I have worked as a financial advisor since 1993, taught CPA and attorney financial ethics in North Carolina for the last 10 years, and foresaw the worst financial crisis since the Great Depression.
I was born in 1967, in Livermore, California.
I don't remember, but we trick or treated at John Madden's house.
My father, a Ph.D. in Nuclear Engineering, was working at the Lawrence Livermore Nuclear Test Lab in Livermore, California. His father was an artilleryman in the Russian Revolution, tried and failed to get into the U.S. when it was over and ended up in Havana, Cuba, where my dad was born.
My mom grew up in Brooklyn. Her father owned a jewelry store and died of a heart attack in his late 40’s. My three surviving grandparents retired in South Miami Beach.
My Mom's brother says we are direct descendants of Genghis Khan. (I cannot confirm the veracity of the item)
During high school in Bethesda Maryland, I was a cashier and a warehouse worker at Hechinger’s, a gas station attendant at an Exxon Station, an automotive tire changer at Goodyear, and an auto parts salesman at High Gear.
I was on the wrestling team before prioritizing weight loss over academics.
While spending a miserable year at a boarding school in Maine after, I was on the wrestling, football and lacrosse teams.
The summer after boarding school, while living at the beach in Ocean City Maryland with some guys from Sweden, I was a hamburger flipper at Roy Rodgers for about four hours, an arcade attendant, a dishwasher, a restaurant cashier at Tony's Pizza, a waiter, and an amusement park ride operator at the Jolly Rodger.(when there’s nobody in them, you can swim under the boats at the log flume, and the best time to go on a roller coaster is when the tracks are wet; sit in the last car facing backwards)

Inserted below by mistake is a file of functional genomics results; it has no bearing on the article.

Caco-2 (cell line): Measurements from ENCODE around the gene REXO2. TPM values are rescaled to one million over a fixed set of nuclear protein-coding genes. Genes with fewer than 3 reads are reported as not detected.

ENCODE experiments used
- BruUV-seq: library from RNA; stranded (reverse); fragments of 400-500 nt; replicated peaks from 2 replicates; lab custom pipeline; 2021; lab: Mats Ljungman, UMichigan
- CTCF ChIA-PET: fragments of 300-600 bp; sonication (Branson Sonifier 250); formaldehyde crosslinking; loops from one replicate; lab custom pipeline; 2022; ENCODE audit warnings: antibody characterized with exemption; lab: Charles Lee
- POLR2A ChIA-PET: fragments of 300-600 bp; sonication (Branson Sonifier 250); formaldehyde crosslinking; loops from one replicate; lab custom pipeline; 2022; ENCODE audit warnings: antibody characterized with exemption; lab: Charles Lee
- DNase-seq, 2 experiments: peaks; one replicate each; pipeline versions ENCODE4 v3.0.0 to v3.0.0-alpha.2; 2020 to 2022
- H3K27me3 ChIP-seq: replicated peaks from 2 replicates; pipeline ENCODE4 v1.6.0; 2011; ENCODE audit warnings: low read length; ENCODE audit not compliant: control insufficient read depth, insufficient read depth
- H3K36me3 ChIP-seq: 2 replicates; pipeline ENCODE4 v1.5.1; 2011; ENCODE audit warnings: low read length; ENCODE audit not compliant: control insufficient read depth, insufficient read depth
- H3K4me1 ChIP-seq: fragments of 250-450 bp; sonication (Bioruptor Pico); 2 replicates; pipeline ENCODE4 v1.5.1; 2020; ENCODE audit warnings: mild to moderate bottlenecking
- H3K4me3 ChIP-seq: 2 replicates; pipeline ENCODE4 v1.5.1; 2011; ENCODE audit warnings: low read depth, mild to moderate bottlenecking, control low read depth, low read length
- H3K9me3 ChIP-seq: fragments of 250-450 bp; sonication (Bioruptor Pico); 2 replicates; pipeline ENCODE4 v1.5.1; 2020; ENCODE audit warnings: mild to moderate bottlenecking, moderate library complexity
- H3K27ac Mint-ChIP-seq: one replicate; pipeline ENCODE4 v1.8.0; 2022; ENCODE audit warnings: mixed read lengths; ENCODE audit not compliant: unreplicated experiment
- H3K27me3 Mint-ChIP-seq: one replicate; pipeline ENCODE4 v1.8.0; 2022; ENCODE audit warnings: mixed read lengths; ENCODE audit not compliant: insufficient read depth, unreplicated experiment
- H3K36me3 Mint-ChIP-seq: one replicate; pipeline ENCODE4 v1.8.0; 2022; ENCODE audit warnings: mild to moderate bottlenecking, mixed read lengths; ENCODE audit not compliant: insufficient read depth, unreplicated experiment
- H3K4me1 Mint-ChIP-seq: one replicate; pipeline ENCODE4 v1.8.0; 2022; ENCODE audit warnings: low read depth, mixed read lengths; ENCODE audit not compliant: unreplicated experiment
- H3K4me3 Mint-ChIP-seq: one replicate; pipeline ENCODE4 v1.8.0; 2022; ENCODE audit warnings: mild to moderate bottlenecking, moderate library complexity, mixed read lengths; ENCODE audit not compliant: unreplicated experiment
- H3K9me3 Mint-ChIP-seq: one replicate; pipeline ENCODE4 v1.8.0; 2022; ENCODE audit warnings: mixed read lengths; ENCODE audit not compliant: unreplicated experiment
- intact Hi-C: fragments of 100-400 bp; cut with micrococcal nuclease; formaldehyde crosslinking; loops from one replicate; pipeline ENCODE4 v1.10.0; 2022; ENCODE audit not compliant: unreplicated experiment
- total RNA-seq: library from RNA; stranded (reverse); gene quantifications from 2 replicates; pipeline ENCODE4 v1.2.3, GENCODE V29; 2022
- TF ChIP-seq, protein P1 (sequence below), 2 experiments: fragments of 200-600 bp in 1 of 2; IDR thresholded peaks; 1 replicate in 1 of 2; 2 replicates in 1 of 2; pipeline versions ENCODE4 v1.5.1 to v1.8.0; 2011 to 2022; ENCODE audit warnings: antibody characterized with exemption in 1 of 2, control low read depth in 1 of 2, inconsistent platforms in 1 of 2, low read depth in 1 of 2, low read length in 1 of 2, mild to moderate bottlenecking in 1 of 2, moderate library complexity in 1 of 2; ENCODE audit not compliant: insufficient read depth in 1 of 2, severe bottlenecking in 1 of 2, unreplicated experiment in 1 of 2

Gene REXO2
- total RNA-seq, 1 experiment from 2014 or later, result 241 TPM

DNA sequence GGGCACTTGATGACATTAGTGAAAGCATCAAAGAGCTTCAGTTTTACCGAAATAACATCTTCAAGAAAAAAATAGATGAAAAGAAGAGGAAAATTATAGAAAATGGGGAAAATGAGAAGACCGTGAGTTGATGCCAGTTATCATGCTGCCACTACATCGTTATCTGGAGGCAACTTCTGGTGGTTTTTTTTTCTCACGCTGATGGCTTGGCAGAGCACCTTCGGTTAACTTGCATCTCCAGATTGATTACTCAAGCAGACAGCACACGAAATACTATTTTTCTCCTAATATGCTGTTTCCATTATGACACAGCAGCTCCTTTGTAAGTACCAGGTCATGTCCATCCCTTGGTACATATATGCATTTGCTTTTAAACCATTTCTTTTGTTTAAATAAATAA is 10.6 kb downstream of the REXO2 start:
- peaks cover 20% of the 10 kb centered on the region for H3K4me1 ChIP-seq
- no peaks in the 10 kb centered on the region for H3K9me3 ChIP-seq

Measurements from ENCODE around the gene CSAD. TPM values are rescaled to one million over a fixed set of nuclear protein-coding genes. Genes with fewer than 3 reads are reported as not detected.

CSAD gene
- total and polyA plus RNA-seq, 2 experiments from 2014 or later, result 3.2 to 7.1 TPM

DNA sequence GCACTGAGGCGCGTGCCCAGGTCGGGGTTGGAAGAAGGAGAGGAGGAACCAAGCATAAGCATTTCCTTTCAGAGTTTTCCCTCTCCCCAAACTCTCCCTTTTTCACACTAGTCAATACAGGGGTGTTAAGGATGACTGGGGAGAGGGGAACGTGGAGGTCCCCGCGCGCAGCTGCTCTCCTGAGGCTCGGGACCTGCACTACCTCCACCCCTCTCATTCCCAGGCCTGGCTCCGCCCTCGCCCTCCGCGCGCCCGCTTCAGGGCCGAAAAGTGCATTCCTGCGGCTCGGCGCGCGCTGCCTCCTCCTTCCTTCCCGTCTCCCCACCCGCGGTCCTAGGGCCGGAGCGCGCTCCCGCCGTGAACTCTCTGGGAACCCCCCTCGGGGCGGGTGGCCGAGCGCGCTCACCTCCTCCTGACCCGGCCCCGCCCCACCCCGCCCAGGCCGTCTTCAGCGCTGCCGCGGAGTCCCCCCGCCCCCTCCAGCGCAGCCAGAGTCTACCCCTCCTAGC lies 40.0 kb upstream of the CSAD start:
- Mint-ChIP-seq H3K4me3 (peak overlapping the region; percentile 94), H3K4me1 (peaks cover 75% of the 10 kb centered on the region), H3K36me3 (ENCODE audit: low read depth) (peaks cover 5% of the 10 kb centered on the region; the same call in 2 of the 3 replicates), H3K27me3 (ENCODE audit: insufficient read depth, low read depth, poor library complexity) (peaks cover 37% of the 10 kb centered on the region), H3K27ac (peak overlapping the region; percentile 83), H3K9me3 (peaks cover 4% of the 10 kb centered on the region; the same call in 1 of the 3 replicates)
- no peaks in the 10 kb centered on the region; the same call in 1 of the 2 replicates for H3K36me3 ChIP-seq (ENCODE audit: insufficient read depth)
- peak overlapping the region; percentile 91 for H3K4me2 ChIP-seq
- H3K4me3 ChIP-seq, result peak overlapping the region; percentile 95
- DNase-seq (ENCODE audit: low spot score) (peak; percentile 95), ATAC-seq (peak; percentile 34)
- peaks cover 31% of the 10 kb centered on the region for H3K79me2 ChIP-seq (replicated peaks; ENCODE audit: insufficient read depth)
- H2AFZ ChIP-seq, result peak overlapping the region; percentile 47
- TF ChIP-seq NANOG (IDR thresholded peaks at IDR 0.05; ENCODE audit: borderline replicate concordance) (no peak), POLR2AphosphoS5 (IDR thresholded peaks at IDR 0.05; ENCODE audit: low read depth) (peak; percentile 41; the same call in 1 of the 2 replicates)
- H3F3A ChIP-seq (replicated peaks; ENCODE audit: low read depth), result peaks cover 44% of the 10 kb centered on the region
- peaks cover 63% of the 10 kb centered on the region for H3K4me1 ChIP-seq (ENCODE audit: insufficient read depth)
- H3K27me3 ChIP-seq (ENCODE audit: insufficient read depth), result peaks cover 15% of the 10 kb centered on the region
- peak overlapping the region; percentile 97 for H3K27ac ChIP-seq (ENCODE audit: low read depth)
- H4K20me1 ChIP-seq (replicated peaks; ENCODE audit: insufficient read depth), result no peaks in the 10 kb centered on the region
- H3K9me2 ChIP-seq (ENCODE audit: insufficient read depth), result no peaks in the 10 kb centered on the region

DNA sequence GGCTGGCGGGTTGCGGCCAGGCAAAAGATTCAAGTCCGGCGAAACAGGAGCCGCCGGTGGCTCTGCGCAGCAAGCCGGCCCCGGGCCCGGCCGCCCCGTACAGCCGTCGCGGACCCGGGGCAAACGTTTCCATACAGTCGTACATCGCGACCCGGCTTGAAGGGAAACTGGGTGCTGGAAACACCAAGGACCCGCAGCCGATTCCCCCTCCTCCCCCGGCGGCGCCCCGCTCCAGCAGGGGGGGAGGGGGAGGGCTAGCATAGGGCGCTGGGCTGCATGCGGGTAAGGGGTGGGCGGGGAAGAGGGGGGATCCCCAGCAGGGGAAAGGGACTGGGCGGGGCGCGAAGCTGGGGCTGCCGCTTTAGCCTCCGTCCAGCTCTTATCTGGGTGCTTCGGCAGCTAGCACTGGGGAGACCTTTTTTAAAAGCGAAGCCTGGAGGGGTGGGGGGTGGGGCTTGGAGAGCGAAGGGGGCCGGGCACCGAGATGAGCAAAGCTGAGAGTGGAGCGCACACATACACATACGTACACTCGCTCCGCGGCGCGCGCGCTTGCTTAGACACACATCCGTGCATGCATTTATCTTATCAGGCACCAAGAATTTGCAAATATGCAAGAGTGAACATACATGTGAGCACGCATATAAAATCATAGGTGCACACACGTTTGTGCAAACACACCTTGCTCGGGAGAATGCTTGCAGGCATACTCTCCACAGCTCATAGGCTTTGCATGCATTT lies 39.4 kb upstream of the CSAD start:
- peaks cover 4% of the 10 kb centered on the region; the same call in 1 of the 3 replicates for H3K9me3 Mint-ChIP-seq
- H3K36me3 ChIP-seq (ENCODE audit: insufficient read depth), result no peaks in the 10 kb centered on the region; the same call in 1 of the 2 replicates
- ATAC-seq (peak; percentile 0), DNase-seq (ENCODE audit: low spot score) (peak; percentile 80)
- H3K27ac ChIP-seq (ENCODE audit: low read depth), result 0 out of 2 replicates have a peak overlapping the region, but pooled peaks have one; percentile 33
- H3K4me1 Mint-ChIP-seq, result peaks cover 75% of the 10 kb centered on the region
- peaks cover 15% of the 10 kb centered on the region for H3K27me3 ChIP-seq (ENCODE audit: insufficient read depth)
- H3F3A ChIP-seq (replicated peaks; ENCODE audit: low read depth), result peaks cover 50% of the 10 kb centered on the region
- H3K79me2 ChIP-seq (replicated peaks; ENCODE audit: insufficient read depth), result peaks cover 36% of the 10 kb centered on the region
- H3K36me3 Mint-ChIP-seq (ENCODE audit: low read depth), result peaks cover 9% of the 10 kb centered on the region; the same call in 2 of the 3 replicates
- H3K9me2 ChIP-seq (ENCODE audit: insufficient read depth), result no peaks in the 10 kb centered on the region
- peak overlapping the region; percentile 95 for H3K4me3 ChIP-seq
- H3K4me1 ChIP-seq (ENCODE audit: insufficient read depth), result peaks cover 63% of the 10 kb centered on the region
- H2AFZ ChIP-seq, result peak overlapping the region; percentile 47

When I went back to high school in Bethesda, a different one, I made pizza, sold auto parts at High Gear, worked construction, was an auto mechanic apprentice at a gas station, cleaned durable healthcare products (wheelchairs, bedpans walkers etc…), sold knifes for Cutco and waited tables at an all you can eat seafood restaurant.
When I was a mechanic’s apprentice, my boss had me doing inspections on motor homes. I would drive these huge motor homes about 15 miles away to pick up other ones, bring them back, inspect them, and then take them for other ones. I thought the motor home dealership was using my boss to do its inspections for the wrong reasons, amongst other instances, when I was almost asphyxiated underneath one of them because of exhaust leaks and drove it back that afternoon unfixed with a passing inspection sticker on it.
I specialized in changing out clutches on Ford Mustangs, mostly because the clutches seemed to go out in them rather regularly.
The day before football tryouts for my senior year, two friends and I took a ride to West Virginia to see a car race. On the way back, we drove off the road at a relatively high speed into a boulder. I was in the front passenger seat of an old barracuda with a metal dash board. I smashed my face and dislocated my shoulder. They had to wire my face back together and it took about 9 months for my arm to work again. I still can't really do a Boy Scout sign with my right hand.
After I recovered, I handled deliveries for a law firm, sometimes on a motorcycle, around greater Washington D.C. during the height of Marion Barry’s tumultuous reign.
From Silver Springs, Maryland, it was about a 12 mile trip into the DC courthouses etc... and back, but I charged for the 65 mile ride outside the beltway into Virginia and around. More profitable with the motorcycle. (Honda 750K model, one of the last with a kick starter.)
I started driving in a Toyota Corona, for which I acquired a "used" Bloupunct radio via a friend's illegal occupation of sawzawing them out of dashboards in the middle of the night. Then got my brother's 1971 Cougar XR7, which I sanded down and left primer grey, a 1969 Camaro, a Chevy Blazer, a YZ80, and after college, a two door Jeep Cherokee to sell copiers out of.